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Highlander Hybrid Tire/Wheel Questions



  • halgrenhalgren Posts: 4
    My 2008 HiHy came with Toyo A20 tires. After 14,000 miles, they were worn to the point I felt they were no longer safe. I went on-line to The Tire Rack and researched 19 inch tires. Not many to pick from. I narrowed my search down to 3 tires, and settled on Bridgestone Dueler H/L Alanza 255/55R19.

    I had them installed at my favorite tire place where a friend of mine works, and had him pay particular to alignment. That was the key element. The net toe-in met manufacturer’s specs. However, one side had too much toe-in while the other side had too little toe-in. My friend said that is what caused my excessive tire wear. This toe-in problem does not show up in driving or handling, but causes excessive wear.

    If you need to have your tires replaced, have them check alignment, paying particular to toe-in on each front wheel.

    After 13,000 miles, my tires still look brand new.
  • I too have had trouble with my 2008 Toyota HiHy tires.
    The 1st set of Toyos got 15,000 miles. Went to the dealer and they said the origional issue tires we always of lesser quality.?? I switched to Bridgstone, the only other tire maker of 19" tires at that time and they are bald at 19,500 miles. I am now thinking strongly of changing to an 17" wheel instead of 19" to get a better selection of tires to work with in hopes of getting better milage. I know the dealership is going to charge me up the wazzu to recalibrate my vehicle to go to 17". I drive about 1,000 miles a month and at that rate, it costs me about $53.00 per month in just tires. If I'd known that at the time I was shopping for a Hybrid, I would not have bought the car. Very expensive mistake.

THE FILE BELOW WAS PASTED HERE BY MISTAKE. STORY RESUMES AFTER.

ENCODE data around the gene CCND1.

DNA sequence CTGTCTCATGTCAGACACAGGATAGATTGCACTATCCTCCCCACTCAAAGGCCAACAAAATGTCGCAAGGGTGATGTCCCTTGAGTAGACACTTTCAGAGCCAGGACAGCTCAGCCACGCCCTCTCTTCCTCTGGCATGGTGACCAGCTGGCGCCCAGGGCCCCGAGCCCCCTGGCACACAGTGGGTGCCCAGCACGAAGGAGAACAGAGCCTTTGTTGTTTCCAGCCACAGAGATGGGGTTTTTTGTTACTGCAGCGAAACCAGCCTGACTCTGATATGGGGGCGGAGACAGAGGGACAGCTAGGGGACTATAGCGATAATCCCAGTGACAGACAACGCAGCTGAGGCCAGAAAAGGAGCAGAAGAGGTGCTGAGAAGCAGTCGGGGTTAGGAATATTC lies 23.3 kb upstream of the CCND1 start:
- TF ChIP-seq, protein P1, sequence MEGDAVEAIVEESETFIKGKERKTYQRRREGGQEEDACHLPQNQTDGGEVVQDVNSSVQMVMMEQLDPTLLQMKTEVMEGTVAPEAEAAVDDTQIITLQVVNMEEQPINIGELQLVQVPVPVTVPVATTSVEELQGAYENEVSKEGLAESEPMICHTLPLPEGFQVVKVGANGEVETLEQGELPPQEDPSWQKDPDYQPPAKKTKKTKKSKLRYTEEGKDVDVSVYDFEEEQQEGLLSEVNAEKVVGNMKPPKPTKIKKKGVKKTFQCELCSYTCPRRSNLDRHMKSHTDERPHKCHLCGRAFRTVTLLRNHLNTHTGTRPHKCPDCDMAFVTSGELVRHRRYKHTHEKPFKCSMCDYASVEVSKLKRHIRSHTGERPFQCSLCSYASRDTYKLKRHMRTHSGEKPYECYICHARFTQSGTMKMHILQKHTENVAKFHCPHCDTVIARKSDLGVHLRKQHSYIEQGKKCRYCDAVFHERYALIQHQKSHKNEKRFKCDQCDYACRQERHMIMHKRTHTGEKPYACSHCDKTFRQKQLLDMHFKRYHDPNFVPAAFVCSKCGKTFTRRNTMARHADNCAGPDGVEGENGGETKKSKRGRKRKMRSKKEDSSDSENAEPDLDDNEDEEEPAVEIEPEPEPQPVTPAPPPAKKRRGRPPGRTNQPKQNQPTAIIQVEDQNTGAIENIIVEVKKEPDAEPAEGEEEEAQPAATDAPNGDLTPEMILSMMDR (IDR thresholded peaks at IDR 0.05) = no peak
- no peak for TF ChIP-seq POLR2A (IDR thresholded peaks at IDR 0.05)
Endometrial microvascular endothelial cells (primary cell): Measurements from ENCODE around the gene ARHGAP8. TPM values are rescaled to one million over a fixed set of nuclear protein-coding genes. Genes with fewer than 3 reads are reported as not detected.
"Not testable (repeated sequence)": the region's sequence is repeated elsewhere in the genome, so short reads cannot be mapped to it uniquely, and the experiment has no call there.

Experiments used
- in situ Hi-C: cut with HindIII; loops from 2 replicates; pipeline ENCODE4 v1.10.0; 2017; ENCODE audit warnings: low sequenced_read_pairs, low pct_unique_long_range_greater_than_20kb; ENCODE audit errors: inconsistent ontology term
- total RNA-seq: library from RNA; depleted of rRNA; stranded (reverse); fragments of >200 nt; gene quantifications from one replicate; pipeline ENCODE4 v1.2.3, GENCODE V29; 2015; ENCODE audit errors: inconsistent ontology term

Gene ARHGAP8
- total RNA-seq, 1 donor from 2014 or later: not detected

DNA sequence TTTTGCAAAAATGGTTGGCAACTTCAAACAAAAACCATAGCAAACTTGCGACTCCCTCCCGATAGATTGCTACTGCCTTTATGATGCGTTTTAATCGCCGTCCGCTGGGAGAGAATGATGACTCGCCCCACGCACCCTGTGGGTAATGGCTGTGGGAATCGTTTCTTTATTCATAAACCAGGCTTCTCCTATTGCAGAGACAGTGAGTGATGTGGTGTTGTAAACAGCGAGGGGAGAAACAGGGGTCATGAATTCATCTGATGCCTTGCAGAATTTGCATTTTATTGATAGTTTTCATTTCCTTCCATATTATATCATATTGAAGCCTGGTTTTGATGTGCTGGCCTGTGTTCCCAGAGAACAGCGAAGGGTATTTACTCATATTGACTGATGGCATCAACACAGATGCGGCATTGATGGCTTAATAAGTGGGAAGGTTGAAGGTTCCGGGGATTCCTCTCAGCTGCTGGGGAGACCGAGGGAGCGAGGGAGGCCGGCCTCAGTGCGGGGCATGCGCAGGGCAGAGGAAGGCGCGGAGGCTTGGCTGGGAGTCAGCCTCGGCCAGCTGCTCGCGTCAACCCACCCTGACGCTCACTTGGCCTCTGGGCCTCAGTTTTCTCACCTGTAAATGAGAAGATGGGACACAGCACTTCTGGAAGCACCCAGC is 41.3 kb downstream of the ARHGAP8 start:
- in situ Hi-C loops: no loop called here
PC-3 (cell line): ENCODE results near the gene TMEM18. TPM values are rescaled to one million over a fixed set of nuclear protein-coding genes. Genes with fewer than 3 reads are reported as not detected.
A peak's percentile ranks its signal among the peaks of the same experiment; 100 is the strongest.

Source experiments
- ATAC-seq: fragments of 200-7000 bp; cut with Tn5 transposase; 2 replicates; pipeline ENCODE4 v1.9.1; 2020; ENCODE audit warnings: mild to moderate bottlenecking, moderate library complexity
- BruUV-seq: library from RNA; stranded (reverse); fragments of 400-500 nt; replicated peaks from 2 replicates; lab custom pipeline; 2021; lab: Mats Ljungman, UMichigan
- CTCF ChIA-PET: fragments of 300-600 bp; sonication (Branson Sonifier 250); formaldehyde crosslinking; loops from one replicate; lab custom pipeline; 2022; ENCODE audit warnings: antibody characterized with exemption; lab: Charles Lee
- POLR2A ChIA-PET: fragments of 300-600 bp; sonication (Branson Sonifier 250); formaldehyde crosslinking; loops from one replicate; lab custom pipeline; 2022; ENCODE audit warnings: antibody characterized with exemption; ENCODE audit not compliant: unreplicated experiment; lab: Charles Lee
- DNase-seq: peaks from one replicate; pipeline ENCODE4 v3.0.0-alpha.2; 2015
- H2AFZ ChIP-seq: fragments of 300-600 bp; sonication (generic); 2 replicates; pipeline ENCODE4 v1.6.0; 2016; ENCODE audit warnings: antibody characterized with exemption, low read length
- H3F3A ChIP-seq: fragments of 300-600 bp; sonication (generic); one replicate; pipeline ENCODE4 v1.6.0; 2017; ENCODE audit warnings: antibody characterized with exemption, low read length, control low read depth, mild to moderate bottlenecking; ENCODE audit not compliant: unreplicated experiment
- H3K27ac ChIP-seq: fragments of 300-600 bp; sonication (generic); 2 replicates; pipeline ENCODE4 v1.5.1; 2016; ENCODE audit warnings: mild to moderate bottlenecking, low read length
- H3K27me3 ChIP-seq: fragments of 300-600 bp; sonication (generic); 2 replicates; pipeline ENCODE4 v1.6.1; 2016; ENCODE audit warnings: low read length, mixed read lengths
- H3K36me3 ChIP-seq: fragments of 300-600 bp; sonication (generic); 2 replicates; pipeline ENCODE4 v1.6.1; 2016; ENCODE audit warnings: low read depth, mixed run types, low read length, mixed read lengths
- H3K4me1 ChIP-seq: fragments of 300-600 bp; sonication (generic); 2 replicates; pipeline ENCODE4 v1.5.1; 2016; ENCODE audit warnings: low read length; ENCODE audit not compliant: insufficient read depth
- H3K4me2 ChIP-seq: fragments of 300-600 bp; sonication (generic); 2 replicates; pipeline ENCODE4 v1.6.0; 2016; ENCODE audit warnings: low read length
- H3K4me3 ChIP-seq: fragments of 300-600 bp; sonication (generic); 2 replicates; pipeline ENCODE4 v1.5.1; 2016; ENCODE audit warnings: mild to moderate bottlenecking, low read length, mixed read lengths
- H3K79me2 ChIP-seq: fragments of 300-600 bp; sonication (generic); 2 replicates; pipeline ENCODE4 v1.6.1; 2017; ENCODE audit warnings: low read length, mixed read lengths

• lanolano Posts: 5
    My 2008 Highlander Sport had Toyo tires that were bald in no time. I followed the recommendation of another reader and made the investment of buying 18" rims and 18" Michelin tires. The overall diameter of the tires is the same as the original Toyo and the ride is fantastic. I kept the spare and no calibration is required whatsoever. They have been on since mid Feb. 2010 and we couldn't be happier. The investment was about $1,200, but I won't be buying tires every 2 years or less. If you want the details just ask and I will dig out the paperwork.
  • bob259bob259 Posts: 280
    I too have to 245-55-R19's on my 2008 HH and with less then 15K (because I run snows in the winter) the A20's were dangerous. Toyo also gave me a courtesy discount and the choice of the HT's or the Versado's. I decided to get the HT's as I read a lot of good reports on them. They did say even though it's a 60K tire to expect only 20-25K on them as the vehicle is AWD, which I think is BS seeing my 06 had over 30K on the original Michelin's on it. Didn't ask about the spare... :cry: Oh well, don't plan on using it anyway only in a emergency.

    So that said those who have changed over to the HT's any updates, are you happy? Not many choices out there in this size :mad:
  • 400e400e Posts: 41
    I am very happy with the H/Ts.

    I have 11,000 miles on mine. They had 12/32nds tread thickness when new, and now measure 11 or 12/32nds. Great snow traction, too.